17.8 Variation in taxonomic distinctness, $\Lambda ^ +$
VarTD was defined in equation (17.7), as the variance of the taxonomic distances {$\omega _ {ij}$} between each pair of species i and j, about their mean distance $\Delta ^ +$. It has the potential to distinguish differences in taxonomic structure resulting, for example, in assemblages with some genera becoming highly speciesrich whilst a range of other higher taxa are represented by only one (or a very few) species. In that case, average TD may be unchanged but variation in TD will be greatly increased, and Clarke & Warwick (2001) argue (on a sample of one!) that this might be expected to be characteristic of island fauna, such as that for the Isles of Scilly.
Fig. 17.14. UK regional study, freeliving nematodes {U}. Funnel plot, as in Fig. 17.8, but for simulated VarTD ($\Lambda ^ +$), against sublist sizes m=10, 15, 20, …, 250 (xaxis), drawn from the 395species master list. Thin line denotes the theoretical (and simulated) mean $\Lambda ^ +$, which is no longer entirely constant, declining very slightly for small values of m. The bias is clearly negligible, however, showing that (like $\Delta ^ +$) $\Lambda ^ +$ is comparable across studies with differing sampling effort (as here). Superimposed observed $\Lambda ^ +$ values for the 14 location/habitat combinations (Fig. 17.6) show a significantly larger than expected VarTD for the Scilly datasets.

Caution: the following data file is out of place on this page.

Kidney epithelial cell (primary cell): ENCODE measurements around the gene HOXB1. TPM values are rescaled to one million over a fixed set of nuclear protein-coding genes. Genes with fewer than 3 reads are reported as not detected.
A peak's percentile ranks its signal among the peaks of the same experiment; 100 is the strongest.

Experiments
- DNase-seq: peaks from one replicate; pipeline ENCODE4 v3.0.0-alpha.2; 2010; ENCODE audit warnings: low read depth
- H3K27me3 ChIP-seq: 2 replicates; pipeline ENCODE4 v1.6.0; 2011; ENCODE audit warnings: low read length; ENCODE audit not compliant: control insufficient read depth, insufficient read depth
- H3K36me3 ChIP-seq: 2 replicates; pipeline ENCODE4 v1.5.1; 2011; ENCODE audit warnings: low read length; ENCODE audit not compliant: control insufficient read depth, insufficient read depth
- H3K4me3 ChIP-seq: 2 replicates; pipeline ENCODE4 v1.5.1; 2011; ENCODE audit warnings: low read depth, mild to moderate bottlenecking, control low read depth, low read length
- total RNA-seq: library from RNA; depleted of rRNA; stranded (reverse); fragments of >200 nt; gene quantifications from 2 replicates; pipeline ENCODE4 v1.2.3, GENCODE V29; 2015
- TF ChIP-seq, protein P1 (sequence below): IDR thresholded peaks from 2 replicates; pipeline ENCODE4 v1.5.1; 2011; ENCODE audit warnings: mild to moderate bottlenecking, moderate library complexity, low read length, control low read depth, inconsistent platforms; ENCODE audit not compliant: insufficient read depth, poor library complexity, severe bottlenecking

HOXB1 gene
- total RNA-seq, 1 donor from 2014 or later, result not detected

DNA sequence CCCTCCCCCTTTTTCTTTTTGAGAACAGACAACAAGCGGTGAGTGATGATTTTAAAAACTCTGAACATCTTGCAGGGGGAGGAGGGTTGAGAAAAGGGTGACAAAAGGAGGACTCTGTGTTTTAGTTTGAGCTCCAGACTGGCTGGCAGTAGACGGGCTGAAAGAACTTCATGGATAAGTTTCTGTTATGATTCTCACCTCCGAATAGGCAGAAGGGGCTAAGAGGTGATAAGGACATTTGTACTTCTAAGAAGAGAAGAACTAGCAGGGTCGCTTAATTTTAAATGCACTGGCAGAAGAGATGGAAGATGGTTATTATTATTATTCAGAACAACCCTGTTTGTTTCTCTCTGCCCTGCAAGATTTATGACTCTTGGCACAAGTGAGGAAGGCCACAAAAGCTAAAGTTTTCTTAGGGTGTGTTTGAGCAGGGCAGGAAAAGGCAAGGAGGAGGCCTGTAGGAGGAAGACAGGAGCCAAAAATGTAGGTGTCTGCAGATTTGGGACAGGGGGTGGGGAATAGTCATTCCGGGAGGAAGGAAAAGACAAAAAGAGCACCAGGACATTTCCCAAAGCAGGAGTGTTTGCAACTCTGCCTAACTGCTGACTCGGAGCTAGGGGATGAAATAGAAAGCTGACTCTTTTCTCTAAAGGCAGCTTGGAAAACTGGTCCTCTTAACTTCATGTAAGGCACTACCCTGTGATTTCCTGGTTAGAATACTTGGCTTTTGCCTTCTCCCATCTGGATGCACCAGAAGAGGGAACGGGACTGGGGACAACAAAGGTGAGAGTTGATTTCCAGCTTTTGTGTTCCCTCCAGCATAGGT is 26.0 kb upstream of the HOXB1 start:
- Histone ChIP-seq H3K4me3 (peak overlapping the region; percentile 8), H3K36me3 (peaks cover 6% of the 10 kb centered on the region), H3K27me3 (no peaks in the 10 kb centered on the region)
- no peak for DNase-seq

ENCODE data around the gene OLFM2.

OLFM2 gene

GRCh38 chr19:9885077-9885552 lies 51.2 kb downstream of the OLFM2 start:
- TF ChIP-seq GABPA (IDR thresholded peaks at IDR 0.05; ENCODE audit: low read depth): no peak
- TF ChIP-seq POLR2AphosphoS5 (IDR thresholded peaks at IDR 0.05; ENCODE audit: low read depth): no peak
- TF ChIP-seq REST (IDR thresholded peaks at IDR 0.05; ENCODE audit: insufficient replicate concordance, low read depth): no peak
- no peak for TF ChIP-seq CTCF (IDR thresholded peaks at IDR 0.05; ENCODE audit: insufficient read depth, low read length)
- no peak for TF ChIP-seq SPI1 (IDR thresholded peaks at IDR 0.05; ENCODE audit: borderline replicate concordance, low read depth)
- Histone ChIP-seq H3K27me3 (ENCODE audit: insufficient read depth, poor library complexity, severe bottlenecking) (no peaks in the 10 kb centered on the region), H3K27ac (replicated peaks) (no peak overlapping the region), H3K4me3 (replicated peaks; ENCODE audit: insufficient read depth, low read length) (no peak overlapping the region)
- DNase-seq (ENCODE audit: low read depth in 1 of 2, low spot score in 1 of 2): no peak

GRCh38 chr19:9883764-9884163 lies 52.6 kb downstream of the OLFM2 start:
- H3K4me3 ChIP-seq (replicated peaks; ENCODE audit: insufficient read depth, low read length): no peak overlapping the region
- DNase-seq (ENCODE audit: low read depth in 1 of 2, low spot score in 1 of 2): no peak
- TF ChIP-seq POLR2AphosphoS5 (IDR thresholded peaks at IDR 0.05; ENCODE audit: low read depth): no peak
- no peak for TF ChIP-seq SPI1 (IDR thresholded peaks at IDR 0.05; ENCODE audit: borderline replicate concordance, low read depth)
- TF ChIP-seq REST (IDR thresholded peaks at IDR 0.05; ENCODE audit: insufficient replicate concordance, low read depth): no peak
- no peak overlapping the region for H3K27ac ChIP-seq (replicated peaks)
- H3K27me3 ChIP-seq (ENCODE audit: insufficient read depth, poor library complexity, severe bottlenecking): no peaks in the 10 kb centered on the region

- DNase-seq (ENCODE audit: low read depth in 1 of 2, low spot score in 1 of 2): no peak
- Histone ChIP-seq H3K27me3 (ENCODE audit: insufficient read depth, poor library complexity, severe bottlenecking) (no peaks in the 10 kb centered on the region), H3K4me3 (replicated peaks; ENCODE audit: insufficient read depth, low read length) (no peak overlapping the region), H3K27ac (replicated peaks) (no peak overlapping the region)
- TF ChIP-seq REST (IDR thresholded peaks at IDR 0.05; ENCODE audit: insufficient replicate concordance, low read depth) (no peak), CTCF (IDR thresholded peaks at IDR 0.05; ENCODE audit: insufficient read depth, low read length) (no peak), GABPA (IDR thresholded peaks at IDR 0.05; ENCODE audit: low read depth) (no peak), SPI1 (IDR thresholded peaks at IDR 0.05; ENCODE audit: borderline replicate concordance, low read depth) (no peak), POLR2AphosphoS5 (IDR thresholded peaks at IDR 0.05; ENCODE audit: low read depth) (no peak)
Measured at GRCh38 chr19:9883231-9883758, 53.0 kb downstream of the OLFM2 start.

For the UK nematode study {U}, Fig. 17.14 displays the funnel plot for VarTD ($\Lambda ^ +$) which is the companion to Fig. 17.8 (for AvTD, $\Delta ^ +$). It is constructed in the same way, by many random selections of sublists of a fixed size m from the UK master list of 395 nematode species, and recomputation of $\Lambda ^ +$ for each subset. The resulting histograms are typically more symmetric than for $\Delta ^ +$, as seen by the 95% probability limits for ‘expected’ $\Lambda ^ +$ values, across the full range of sublist sizes: m = 10, 15, 20, 25, …, shown in Fig. 17.14. Three features are noteworthy:

The simulated mean $\Lambda ^ +$ (thin line in Fig. 17.14) is again largely independent of sublist size, only declining slightly for very short lists (and the slight bias is dwarfed by the large uncertainty at these low sizes). Clarke & Warwick (2001) derive an exact formula for the sampling bias of $\Lambda ^ +$ and show, generally, that it will be negligible. This again has important practical implications because it allows $\Lambda ^ +$ to be meaningfully compared across (historic) studies in which sampling effort is uncontrolled.

The various UK habitat/location combinations all fall within ‘expected’ ranges, with the interesting exception of the Scilly data sets. These have significantly higher VarTD values, as discussed above.

$\Lambda ^ +$ therefore appears to be extracting independent information, separately interpretable from $\Delta ^ +$, about the taxonomic structure of individual data sets. This assertion is testable by a bivariate approach.